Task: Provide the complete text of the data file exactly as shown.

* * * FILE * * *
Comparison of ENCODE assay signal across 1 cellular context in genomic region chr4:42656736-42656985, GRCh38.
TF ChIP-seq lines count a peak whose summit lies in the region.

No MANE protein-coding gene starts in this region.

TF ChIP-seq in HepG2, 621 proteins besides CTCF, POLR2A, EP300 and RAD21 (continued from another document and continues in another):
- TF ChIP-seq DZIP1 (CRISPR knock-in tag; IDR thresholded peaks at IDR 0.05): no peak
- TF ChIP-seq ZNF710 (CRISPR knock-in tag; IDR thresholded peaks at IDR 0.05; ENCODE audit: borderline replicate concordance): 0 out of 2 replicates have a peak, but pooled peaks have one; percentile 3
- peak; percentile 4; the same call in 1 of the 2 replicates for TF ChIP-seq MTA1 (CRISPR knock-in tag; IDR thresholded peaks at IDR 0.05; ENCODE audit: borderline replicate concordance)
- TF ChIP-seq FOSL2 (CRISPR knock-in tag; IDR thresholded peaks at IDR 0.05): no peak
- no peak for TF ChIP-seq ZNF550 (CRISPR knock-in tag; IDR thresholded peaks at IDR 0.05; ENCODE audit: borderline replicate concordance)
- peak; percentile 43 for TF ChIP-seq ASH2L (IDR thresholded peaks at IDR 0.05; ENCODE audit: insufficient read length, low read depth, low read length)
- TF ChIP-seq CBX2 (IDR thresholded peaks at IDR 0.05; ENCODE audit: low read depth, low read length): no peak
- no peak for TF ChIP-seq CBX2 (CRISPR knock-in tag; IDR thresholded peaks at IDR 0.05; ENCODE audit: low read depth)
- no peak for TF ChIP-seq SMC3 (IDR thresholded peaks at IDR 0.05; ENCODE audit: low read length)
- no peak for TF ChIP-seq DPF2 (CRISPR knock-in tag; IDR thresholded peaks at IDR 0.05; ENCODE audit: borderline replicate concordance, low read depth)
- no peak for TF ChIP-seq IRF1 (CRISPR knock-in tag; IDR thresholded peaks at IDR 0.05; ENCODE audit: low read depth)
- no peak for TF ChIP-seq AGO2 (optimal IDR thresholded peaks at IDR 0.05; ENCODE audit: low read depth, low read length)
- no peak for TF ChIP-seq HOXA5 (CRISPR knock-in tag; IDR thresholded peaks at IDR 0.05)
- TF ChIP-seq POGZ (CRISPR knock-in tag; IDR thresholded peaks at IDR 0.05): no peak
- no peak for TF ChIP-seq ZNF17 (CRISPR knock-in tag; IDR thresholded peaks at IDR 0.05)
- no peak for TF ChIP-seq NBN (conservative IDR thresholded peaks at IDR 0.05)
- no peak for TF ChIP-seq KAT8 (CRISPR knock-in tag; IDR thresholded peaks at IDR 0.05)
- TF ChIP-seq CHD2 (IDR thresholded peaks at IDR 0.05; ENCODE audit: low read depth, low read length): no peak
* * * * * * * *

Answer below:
Comparison of ENCODE assay signal across 1 cellular context in genomic region chr4:42656736-42656985, GRCh38.
TF ChIP-seq lines count a peak whose summit lies in the region.

No MANE protein-coding gene starts in this region.

TF ChIP-seq in HepG2, 621 proteins besides CTCF, POLR2A, EP300 and RAD21 (continued from another document and continues in another):
- TF ChIP-seq DZIP1 (CRISPR knock-in tag; IDR thresholded peaks at IDR 0.05): no peak
- TF ChIP-seq ZNF710 (CRISPR knock-in tag; IDR thresholded peaks at IDR 0.05; ENCODE audit: borderline replicate concordance): 0 out of 2 replicates have a peak, but pooled peaks have one; percentile 3
- peak; percentile 4; the same call in 1 of the 2 replicates for TF ChIP-seq MTA1 (CRISPR knock-in tag; IDR thresholded peaks at IDR 0.05; ENCODE audit: borderline replicate concordance)
- TF ChIP-seq FOSL2 (CRISPR knock-in tag; IDR thresholded peaks at IDR 0.05): no peak
- no peak for TF ChIP-seq ZNF550 (CRISPR knock-in tag; IDR thresholded peaks at IDR 0.05; ENCODE audit: borderline replicate concordance)
- peak; percentile 43 for TF ChIP-seq ASH2L (IDR thresholded peaks at IDR 0.05; ENCODE audit: insufficient read length, low read depth, low read length)
- TF ChIP-seq CBX2 (IDR thresholded peaks at IDR 0.05; ENCODE audit: low read depth, low read length): no peak
- no peak for TF ChIP-seq CBX2 (CRISPR knock-in tag; IDR thresholded peaks at IDR 0.05; ENCODE audit: low read depth)
- no peak for TF ChIP-seq SMC3 (IDR thresholded peaks at IDR 0.05; ENCODE audit: low read length)
- no peak for TF ChIP-seq DPF2 (CRISPR knock-in tag; IDR thresholded peaks at IDR 0.05; ENCODE audit: borderline replicate concordance, low read depth)
- no peak for TF ChIP-seq IRF1 (CRISPR knock-in tag; IDR thresholded peaks at IDR 0.05; ENCODE audit: low read depth)
- no peak for TF ChIP-seq AGO2 (optimal IDR thresholded peaks at IDR 0.05; ENCODE audit: low read depth, low read length)
- no peak for TF ChIP-seq HOXA5 (CRISPR knock-in tag; IDR thresholded peaks at IDR 0.05)
- TF ChIP-seq POGZ (CRISPR knock-in tag; IDR thresholded peaks at IDR 0.05): no peak
- no peak for TF ChIP-seq ZNF17 (CRISPR knock-in tag; IDR thresholded peaks at IDR 0.05)
- no peak for TF ChIP-seq NBN (conservative IDR thresholded peaks at IDR 0.05)
- no peak for TF ChIP-seq KAT8 (CRISPR knock-in tag; IDR thresholded peaks at IDR 0.05)
- TF ChIP-seq CHD2 (IDR thresholded peaks at IDR 0.05; ENCODE audit: low read depth, low read length): no peak